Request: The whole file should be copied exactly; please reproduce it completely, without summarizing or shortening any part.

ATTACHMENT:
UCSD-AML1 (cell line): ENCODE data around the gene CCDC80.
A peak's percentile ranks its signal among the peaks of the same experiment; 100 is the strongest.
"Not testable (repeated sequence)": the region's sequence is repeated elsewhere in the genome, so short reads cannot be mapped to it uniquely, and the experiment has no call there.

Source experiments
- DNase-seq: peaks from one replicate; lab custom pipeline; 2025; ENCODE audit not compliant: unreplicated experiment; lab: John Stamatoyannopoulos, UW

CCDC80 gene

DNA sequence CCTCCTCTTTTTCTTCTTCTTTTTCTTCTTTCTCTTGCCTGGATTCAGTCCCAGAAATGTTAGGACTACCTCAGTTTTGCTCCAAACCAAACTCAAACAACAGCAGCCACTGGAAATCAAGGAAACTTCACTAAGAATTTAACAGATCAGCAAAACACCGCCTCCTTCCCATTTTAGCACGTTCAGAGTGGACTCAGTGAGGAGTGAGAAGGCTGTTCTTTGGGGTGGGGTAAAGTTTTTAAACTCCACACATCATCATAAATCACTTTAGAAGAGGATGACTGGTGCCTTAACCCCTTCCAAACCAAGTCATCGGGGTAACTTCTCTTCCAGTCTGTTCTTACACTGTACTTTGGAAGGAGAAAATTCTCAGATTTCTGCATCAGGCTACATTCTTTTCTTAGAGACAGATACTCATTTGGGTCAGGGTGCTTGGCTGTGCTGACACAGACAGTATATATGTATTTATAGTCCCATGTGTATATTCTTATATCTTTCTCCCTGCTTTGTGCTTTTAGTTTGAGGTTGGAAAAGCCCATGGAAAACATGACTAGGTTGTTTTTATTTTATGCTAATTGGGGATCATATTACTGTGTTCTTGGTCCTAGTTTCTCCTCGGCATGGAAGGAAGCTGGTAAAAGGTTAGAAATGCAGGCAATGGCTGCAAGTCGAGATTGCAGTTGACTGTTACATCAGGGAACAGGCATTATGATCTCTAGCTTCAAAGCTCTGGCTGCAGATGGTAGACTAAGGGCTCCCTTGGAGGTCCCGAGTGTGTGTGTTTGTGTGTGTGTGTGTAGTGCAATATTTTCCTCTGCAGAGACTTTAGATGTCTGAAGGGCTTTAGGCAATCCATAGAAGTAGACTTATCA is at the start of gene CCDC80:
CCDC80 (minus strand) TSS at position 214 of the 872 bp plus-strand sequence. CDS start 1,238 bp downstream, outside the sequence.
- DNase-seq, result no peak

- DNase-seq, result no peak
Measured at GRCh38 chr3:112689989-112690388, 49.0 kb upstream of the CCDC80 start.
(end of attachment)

UCSD-AML1 (cell line): ENCODE data around the gene CCDC80.
A peak's percentile ranks its signal among the peaks of the same experiment; 100 is the strongest.
"Not testable (repeated sequence)": the region's sequence is repeated elsewhere in the genome, so short reads cannot be mapped to it uniquely, and the experiment has no call there.

Source experiments
- DNase-seq: peaks from one replicate; lab custom pipeline; 2025; ENCODE audit not compliant: unreplicated experiment; lab: John Stamatoyannopoulos, UW

CCDC80 gene

DNA sequence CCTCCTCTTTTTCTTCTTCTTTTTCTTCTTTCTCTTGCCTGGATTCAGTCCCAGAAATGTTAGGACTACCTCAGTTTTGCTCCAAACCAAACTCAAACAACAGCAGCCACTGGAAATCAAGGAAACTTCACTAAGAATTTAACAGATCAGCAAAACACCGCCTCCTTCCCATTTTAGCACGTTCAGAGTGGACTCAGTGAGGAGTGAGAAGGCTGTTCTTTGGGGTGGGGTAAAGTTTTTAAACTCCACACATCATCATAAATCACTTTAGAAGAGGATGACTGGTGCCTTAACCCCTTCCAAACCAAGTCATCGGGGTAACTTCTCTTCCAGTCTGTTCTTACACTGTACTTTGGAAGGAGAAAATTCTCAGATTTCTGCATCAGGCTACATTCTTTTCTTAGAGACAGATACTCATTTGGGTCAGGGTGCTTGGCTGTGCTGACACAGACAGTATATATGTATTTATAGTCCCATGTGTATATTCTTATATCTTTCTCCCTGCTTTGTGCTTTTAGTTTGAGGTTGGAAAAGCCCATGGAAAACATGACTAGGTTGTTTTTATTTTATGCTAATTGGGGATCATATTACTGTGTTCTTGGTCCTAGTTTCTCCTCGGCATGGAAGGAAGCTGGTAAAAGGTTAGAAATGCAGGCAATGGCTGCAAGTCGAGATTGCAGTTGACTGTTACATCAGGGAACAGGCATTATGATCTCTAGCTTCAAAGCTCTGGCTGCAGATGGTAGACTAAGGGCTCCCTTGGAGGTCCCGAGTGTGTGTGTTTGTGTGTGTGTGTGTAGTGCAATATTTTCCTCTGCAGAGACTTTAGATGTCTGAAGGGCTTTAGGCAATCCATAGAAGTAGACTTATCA is at the start of gene CCDC80:
CCDC80 (minus strand) TSS at position 214 of the 872 bp plus-strand sequence. CDS start 1,238 bp downstream, outside the sequence.
- DNase-seq, result no peak

- DNase-seq, result no peak
Measured at GRCh38 chr3:112689989-112690388, 49.0 kb upstream of the CCDC80 start.